I recently read a critically acclaimed (and quite good) novel that was horribly overwritten. I could’ve gone through with a red pen and cut twenty thousand words of internal rumination without seriously harming the plot or character development of the book. To be honest I felt a little sorry for the author. Because the book did rather well in its current form, they’re unlikely to alter their style, and they will forever after be hampered by this unnecessary wordiness.
Of course that’s only a matter of opinion on my part. And it’s very likely that the author is aware of this criticism of their work. Perhaps they even at this point agree with it. Now, at three years remove from finishing my first book, I can see all the issues with it, and when I happen to pick it up I almost immediately note things about the book that I would like to change.
People put rather a lot of faith in editors to catch these sorts of mistakes. They say, “Didn’t this book get edited?” or “I hear nobody bothers to edit anymore.” But the truth is that there’s a limit to what an editor can do. At bottom, an editor is nothing more than a very sophisticated reader who (hopefully) has a keen understanding of what makes books succeed or fail in the marketplace. Many errors, particularly errors of style, have zero effect on how a novel performs, and thus editors are somewhat disincentivized to comment upon them.
Moreover an editor isn’t necessarily right. When it comes to your novel, you’re the only person who really knows how it ought to go. Perhaps you strongly believe that pages upon pages of internal rumination are a critical element of your style, and that to elide any of it would ruin your book. And you might be right, but you might also be wrong.
Obviously, it’s all subjective, but I am of the opinion that it’s possible to make improvements to a book that will, for the sophisticated reader, turn it into a more beautiful and satisfying work of art. However, a book is also a statement of values; in its form, it tries to say something beautiful and unique. Each great book teaches its readers how to appreciate it. So it’s possible that the choices I most disagree, because they conform the least to my own vision of a good book, are actually the best parts of the book.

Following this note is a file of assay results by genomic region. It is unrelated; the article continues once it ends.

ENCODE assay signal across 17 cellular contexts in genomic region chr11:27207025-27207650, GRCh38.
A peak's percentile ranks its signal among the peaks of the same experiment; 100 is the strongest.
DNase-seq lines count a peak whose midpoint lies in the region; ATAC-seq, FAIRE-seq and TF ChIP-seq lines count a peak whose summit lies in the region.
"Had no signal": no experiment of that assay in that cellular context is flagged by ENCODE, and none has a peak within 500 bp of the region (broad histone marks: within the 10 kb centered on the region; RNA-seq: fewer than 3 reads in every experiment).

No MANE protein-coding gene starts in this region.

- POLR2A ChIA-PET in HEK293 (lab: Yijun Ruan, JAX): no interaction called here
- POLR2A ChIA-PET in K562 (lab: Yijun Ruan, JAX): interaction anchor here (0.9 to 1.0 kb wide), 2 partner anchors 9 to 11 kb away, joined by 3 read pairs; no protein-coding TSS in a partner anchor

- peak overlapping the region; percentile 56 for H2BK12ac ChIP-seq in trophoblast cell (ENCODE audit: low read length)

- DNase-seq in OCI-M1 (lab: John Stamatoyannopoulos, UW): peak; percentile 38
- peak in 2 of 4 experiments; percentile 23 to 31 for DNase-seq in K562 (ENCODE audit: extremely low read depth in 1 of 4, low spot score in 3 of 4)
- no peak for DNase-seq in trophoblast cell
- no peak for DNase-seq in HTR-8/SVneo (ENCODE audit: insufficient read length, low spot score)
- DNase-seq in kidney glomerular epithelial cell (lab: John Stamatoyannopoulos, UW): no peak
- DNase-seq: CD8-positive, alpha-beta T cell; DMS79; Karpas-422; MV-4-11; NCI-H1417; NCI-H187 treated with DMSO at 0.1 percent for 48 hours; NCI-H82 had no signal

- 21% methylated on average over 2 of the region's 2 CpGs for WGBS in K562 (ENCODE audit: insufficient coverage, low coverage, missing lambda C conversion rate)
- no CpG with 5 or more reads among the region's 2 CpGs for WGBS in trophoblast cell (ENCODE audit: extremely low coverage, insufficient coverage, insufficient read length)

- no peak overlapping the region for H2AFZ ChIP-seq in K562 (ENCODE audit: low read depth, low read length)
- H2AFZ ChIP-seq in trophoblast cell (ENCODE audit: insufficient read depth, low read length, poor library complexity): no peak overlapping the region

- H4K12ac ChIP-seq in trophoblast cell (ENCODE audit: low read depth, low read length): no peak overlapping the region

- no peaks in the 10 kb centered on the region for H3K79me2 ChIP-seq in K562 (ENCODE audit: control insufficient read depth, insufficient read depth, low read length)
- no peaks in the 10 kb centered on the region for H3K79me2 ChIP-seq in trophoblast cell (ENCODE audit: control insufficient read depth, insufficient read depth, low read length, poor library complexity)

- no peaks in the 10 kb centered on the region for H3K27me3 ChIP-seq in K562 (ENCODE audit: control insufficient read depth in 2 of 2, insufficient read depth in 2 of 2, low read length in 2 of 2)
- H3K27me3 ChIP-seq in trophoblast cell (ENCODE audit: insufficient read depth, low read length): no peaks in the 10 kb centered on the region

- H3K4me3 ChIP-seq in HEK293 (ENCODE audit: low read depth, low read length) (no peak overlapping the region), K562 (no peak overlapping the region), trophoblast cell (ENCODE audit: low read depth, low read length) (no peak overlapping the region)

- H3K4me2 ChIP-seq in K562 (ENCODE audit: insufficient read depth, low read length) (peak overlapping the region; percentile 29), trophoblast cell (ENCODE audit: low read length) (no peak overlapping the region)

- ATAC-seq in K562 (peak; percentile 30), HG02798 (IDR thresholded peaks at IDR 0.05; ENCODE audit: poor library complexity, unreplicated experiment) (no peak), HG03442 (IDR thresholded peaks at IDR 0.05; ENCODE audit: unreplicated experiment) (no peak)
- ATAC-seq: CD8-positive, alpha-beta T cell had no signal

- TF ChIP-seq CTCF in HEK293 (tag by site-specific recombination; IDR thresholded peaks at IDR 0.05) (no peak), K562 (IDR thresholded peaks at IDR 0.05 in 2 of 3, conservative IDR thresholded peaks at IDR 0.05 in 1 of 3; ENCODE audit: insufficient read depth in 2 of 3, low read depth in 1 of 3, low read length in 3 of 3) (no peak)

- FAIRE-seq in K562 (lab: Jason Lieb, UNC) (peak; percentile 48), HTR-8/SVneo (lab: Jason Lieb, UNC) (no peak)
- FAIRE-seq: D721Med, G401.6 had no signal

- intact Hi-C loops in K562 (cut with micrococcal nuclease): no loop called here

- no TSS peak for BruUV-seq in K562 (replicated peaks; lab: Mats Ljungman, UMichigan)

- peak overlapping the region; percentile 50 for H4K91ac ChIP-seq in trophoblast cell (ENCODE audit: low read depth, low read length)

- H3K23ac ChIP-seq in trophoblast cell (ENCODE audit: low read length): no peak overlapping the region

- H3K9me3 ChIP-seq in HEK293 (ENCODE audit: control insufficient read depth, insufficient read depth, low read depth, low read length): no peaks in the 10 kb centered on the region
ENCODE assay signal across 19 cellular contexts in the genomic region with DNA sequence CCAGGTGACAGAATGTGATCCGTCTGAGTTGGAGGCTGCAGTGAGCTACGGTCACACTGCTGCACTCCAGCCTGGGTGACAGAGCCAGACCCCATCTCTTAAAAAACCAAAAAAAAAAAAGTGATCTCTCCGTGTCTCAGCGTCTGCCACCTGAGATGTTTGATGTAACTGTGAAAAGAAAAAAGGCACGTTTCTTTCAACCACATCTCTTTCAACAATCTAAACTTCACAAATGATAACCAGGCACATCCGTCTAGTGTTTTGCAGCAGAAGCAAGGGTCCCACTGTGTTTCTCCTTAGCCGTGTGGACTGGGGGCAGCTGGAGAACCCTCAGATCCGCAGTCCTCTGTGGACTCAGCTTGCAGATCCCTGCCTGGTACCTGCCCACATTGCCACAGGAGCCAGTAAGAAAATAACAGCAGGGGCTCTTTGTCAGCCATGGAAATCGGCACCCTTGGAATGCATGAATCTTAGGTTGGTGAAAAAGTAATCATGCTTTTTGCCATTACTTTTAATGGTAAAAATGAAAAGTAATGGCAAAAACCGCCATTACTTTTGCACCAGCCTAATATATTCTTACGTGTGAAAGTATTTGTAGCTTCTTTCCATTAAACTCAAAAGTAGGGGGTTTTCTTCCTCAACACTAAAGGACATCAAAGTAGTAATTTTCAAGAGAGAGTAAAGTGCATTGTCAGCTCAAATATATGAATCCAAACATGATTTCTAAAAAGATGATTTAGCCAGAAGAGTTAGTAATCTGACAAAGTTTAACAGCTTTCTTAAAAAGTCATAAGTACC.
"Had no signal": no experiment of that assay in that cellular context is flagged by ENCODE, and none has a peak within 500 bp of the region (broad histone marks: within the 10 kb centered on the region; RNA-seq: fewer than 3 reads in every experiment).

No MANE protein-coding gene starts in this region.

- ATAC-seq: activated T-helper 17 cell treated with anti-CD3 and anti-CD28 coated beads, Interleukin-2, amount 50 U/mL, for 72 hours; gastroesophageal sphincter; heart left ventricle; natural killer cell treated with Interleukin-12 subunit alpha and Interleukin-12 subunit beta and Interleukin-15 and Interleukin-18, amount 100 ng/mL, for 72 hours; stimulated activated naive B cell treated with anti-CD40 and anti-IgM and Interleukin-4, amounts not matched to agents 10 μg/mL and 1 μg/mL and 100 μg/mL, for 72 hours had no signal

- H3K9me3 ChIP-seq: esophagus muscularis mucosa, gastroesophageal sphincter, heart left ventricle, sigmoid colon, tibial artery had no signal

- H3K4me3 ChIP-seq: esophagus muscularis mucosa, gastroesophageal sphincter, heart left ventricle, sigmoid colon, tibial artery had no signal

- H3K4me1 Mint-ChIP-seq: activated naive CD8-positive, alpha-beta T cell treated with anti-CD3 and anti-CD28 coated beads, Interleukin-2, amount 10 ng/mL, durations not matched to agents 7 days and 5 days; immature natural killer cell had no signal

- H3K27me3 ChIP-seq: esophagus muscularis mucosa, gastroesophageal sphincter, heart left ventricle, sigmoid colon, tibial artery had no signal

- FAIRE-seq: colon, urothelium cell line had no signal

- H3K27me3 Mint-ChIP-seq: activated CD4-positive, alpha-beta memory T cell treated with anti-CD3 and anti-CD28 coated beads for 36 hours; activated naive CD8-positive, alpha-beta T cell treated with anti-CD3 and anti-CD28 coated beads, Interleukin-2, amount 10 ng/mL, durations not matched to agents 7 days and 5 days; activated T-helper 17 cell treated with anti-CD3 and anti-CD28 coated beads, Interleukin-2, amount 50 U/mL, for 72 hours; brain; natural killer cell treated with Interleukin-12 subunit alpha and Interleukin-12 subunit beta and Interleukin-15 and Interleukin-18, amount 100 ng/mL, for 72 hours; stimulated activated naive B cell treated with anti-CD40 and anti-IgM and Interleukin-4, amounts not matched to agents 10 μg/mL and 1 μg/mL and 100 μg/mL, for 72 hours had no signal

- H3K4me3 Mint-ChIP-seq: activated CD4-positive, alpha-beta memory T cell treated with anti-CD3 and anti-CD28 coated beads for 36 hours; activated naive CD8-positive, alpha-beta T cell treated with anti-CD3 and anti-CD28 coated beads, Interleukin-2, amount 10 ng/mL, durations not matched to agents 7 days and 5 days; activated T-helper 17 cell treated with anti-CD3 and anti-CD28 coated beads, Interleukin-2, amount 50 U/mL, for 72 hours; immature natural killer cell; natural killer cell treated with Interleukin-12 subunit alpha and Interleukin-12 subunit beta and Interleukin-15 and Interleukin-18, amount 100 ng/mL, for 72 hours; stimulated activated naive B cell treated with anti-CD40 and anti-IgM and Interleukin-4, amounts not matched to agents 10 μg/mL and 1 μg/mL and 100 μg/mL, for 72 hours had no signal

I don’t know how an author decides whether something is essential or not. I think…in my own work, I’ve noticed the difference between times when I’m trying to ‘get away’ with something and times when I’m in control. I’ve a story circulating now that relies on a very subtle and persistent sense of unease that a reader ought to feel from the beginning to the end. I’ve no idea whether editors get it, but I am certain that it’s in there, and that it’s working as it’s supposed to. But I’ve also written stories where I’ve ended things on an uncanny note just as a sort of, “Well, let’s see if this works” gambit, and in those I’ve just felt like for whatever reason I wasn’t in control.
As I’ve advanced as a writer I’ve learned to distrust that out of control feeling. Generally whenever I’m uneasy about something in a book, I’ve found it profitable to go back and rethink it. But I still make plenty of mistakes. I just abandoned the book I’ve been writing for adults–a book I was pretty excited about–because I realized it had gotten away from my true interests. It’d be nice to skip right to the end and just write the final draft first, but that’s a thing much easier said than done.